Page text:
But Miller is far from the only MMA fighter that’s showing up on police blotters in 2014, especially for acts of domestic violence. Jonathan “War Machine” Koppenhaver was arrested after a weeklong manhunt. He attacked girlfriend Christy Mack “multiple times over 15 months.” According to Mack, he nearly killed her, broke 18 of her bones and, “sawed much of my hair off with [a] dull knife.”
Ex-UFC star Thiago Silva was arrested for aggravated assault and battery during yet another showdown with police when his estranged wife, Thaysa Kamiji, alleged that, “Silva had previously held a revolver inside her mouth, then later threatened to shoot up [her partner] Popovitch's school.” The charges were subsequently dropped after, according to the Broward Country Attorney’s office, “The victim was uncooperative, and investigators determined that she has likely moved out of the country.”
And then there’s the case of a lesser-known UFC combatant named Josh Grispi, who was finally arrested after beating his wife twice in the course of one week, the final straw coming when he sicced his pit bull on her. Yes, in case you’re wondering, he actually trained the dog to attack her.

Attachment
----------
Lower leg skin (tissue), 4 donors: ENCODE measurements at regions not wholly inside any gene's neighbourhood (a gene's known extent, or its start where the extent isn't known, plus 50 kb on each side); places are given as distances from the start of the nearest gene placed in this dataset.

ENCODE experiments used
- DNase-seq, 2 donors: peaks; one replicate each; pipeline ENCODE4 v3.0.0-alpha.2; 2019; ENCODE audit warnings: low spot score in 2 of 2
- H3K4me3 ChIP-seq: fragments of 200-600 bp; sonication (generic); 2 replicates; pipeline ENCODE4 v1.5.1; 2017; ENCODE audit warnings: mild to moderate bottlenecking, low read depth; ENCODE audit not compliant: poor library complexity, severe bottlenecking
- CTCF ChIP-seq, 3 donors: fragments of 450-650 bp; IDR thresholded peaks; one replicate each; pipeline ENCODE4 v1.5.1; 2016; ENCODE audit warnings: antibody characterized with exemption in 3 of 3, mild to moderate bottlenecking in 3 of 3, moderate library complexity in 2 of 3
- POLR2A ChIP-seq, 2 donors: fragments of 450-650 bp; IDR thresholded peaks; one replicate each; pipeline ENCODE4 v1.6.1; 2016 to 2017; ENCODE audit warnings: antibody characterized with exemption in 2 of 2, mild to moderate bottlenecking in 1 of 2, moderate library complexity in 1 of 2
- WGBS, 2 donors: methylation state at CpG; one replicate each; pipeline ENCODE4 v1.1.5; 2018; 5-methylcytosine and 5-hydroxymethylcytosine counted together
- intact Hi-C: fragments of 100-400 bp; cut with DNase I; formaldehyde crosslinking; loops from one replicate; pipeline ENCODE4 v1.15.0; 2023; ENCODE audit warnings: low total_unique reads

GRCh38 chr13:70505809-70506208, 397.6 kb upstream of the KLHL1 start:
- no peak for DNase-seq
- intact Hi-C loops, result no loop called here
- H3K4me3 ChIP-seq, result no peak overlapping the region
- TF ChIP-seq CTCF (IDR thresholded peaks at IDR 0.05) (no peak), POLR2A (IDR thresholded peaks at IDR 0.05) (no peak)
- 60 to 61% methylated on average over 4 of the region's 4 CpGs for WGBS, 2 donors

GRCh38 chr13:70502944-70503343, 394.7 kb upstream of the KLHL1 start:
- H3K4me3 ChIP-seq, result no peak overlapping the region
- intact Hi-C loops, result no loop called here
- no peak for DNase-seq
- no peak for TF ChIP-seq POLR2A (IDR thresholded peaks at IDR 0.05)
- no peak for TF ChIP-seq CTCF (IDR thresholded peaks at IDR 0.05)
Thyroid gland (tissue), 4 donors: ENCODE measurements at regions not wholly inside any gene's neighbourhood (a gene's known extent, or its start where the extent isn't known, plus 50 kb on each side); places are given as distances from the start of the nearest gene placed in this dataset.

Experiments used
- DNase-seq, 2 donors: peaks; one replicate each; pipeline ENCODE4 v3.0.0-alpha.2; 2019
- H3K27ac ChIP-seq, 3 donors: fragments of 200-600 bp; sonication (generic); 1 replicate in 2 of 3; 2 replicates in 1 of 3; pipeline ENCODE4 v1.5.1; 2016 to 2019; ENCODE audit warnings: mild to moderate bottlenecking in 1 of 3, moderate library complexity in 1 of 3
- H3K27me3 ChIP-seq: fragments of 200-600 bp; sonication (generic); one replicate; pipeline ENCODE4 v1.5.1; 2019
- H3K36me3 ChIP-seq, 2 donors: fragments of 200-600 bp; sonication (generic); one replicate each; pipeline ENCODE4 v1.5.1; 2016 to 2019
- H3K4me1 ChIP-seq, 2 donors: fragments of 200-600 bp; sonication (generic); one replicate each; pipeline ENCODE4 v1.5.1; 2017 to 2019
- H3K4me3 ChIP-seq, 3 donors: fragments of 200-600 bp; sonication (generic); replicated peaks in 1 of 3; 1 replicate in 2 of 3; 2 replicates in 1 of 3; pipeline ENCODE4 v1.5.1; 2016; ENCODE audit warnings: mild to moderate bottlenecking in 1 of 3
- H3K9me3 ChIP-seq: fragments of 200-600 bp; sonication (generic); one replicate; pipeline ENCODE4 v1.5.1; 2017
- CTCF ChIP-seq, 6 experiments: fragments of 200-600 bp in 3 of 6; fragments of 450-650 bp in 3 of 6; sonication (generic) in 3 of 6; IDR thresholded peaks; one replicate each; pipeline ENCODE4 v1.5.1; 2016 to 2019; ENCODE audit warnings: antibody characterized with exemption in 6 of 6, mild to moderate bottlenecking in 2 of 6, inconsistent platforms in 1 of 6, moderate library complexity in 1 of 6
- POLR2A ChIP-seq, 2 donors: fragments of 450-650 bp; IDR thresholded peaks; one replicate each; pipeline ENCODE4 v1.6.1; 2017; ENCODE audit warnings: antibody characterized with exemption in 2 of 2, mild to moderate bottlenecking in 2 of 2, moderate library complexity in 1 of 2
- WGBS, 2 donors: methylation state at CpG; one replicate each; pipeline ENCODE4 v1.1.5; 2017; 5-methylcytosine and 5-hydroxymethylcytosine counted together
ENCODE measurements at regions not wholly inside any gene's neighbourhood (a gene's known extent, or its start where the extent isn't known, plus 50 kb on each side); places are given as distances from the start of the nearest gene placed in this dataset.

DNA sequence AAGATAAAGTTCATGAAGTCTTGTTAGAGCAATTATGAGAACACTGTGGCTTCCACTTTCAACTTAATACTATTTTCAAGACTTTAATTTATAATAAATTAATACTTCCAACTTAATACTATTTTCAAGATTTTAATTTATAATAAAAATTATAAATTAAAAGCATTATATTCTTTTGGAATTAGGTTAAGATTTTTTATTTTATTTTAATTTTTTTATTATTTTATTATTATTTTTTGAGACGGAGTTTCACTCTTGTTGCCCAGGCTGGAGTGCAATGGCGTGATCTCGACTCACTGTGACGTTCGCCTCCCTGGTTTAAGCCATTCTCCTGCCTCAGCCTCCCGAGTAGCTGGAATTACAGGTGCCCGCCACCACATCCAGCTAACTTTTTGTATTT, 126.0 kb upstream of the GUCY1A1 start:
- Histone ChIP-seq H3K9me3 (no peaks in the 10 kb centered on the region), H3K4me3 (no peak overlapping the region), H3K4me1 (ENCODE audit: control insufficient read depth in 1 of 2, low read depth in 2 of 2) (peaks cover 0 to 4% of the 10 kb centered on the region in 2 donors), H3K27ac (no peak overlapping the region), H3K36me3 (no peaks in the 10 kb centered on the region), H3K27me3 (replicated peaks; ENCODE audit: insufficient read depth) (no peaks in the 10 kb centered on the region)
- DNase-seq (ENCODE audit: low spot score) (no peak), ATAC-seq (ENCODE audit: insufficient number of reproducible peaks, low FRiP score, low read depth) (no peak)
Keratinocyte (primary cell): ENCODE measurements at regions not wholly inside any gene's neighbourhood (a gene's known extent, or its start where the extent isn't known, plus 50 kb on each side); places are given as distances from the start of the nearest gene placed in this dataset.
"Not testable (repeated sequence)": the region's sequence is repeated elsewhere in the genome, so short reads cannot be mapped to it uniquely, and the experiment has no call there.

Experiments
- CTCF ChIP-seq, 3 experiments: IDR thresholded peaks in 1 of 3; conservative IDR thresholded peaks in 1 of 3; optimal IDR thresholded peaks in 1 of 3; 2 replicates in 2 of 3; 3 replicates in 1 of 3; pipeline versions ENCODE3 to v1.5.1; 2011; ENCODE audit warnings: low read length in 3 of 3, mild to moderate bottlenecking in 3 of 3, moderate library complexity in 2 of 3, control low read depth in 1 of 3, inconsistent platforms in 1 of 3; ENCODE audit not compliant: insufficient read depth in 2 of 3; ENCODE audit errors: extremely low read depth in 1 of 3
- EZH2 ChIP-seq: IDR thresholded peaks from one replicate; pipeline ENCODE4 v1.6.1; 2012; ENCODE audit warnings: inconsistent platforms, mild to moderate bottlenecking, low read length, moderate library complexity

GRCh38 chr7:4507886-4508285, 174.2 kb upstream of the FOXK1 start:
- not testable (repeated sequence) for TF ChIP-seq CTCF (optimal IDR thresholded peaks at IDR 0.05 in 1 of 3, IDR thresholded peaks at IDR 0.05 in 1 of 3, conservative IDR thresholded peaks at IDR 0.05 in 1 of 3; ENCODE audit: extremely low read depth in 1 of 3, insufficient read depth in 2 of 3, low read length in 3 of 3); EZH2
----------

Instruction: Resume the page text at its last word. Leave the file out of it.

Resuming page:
“Inside the house police found handguns, rifles, an assault rifle and ammunition all belonging to Joshua [Grispi],” according to an article in the Taunton Gazette. “Most of the guns were unsecured and some were sitting in boxes inside their bedroom, police said. Next to their bed was a playpen with their 1-year-old daughter inside."
Does this sound familiar? Dropped charges from a scared witness, the presence of massive caches of weaponry, endangered children, women beaten beyond recognition by massive athletes at the peak of physical conditioning. That’s right, folks. These are exactly the kinds of incidents that have plagued the NFL of late.